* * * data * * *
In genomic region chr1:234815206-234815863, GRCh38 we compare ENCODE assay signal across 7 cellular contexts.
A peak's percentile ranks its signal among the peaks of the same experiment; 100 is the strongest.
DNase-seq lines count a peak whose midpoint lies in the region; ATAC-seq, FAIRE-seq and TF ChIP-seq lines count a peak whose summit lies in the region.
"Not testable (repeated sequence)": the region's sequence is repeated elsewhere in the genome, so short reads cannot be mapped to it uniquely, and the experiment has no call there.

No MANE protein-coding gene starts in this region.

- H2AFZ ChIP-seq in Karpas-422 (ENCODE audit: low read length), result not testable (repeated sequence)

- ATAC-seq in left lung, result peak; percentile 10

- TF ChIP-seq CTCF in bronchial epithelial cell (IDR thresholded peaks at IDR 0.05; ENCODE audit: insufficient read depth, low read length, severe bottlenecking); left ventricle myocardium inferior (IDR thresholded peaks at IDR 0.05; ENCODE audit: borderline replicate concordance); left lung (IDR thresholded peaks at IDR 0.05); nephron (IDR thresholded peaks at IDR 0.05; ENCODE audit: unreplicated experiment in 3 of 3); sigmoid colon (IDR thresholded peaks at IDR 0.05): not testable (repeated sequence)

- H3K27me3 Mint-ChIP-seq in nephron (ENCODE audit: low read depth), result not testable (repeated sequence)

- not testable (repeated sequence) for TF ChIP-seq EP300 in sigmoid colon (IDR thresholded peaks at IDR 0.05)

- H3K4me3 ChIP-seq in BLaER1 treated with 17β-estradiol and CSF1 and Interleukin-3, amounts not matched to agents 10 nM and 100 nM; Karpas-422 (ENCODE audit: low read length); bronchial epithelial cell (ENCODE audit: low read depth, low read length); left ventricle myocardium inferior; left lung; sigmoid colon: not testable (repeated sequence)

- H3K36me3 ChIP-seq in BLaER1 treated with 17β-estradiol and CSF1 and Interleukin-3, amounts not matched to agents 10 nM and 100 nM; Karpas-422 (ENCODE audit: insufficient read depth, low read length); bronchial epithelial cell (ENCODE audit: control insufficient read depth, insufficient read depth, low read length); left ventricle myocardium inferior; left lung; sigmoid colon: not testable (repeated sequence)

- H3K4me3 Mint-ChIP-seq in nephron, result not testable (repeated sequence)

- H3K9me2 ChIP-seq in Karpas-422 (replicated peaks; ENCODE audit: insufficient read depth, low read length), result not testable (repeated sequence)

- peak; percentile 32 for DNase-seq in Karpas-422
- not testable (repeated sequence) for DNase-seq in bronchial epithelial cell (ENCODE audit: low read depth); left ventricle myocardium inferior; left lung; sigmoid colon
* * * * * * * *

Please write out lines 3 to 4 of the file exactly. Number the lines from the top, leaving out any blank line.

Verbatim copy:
DNase-seq lines count a peak whose midpoint lies in the region; ATAC-seq, FAIRE-seq and TF ChIP-seq lines count a peak whose summit lies in the region.
"Not testable (repeated sequence)": the region's sequence is repeated elsewhere in the genome, so short reads cannot be mapped to it uniquely, and the experiment has no call there.